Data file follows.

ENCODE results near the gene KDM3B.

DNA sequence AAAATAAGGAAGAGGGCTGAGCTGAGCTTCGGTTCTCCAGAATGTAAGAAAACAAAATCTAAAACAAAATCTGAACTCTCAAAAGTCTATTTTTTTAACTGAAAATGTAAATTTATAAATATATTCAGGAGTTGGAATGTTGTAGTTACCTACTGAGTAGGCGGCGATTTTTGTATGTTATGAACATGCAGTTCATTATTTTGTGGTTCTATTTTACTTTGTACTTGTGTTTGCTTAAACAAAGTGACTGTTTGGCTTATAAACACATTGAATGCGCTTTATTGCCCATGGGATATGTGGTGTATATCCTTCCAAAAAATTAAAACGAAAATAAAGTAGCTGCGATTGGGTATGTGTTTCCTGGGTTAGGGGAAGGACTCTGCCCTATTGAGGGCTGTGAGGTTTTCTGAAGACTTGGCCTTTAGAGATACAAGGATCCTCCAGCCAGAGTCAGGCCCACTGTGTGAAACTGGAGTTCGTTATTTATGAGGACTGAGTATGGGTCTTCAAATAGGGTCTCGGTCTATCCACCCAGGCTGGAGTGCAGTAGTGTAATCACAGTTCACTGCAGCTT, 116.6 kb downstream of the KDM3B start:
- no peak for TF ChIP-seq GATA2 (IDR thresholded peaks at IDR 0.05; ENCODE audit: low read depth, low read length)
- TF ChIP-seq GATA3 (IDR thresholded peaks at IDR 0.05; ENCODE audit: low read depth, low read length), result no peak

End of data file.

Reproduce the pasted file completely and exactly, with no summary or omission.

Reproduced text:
ENCODE results near the gene KDM3B.

DNA sequence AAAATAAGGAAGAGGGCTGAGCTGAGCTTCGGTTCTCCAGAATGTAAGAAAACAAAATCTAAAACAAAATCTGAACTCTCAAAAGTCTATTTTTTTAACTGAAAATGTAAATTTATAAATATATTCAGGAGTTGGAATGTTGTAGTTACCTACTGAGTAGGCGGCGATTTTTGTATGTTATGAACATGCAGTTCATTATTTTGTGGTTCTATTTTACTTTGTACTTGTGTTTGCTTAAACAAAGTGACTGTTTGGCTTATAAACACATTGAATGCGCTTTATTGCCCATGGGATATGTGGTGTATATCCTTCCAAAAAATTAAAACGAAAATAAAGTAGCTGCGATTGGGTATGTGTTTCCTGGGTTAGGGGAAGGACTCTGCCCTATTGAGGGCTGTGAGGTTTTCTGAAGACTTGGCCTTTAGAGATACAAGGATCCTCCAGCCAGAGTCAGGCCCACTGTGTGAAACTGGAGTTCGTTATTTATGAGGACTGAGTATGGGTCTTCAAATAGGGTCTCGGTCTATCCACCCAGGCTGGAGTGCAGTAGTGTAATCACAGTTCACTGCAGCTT, 116.6 kb downstream of the KDM3B start:
- no peak for TF ChIP-seq GATA2 (IDR thresholded peaks at IDR 0.05; ENCODE audit: low read depth, low read length)
- TF ChIP-seq GATA3 (IDR thresholded peaks at IDR 0.05; ENCODE audit: low read depth, low read length), result no peak